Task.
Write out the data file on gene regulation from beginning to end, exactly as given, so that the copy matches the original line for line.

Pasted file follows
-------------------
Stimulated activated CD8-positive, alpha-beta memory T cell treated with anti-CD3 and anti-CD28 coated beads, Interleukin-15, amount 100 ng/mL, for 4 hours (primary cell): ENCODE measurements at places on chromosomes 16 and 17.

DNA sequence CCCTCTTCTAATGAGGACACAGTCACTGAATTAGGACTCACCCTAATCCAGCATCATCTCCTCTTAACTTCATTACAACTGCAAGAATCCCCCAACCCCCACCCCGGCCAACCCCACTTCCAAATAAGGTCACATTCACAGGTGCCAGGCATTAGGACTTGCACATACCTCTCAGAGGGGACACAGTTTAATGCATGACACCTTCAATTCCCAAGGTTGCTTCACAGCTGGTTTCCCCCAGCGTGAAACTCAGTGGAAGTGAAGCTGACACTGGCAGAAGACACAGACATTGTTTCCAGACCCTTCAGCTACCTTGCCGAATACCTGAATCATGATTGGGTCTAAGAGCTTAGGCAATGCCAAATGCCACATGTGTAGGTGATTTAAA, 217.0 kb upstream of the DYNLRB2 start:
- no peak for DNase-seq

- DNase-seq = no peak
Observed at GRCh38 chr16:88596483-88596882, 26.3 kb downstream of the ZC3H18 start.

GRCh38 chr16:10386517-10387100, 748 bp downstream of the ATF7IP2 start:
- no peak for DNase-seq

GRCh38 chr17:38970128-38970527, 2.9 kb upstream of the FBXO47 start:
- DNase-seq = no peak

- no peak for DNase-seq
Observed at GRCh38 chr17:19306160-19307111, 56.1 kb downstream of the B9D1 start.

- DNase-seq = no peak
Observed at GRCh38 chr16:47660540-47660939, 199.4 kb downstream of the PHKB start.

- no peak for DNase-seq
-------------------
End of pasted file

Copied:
Stimulated activated CD8-positive, alpha-beta memory T cell treated with anti-CD3 and anti-CD28 coated beads, Interleukin-15, amount 100 ng/mL, for 4 hours (primary cell): ENCODE measurements at places on chromosomes 16 and 17.

DNA sequence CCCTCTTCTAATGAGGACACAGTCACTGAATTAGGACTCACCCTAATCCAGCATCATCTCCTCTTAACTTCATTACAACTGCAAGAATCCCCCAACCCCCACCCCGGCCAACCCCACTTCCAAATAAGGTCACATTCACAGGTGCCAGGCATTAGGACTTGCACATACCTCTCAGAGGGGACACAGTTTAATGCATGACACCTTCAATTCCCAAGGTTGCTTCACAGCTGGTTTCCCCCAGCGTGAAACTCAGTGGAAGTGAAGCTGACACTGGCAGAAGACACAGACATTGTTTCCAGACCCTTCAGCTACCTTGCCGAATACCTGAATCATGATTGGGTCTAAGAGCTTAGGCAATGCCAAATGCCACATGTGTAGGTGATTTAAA, 217.0 kb upstream of the DYNLRB2 start:
- no peak for DNase-seq

- DNase-seq = no peak
Observed at GRCh38 chr16:88596483-88596882, 26.3 kb downstream of the ZC3H18 start.

GRCh38 chr16:10386517-10387100, 748 bp downstream of the ATF7IP2 start:
- no peak for DNase-seq

GRCh38 chr17:38970128-38970527, 2.9 kb upstream of the FBXO47 start:
- DNase-seq = no peak

- no peak for DNase-seq
Observed at GRCh38 chr17:19306160-19307111, 56.1 kb downstream of the B9D1 start.

- DNase-seq = no peak
Observed at GRCh38 chr16:47660540-47660939, 199.4 kb downstream of the PHKB start.

- no peak for DNase-seq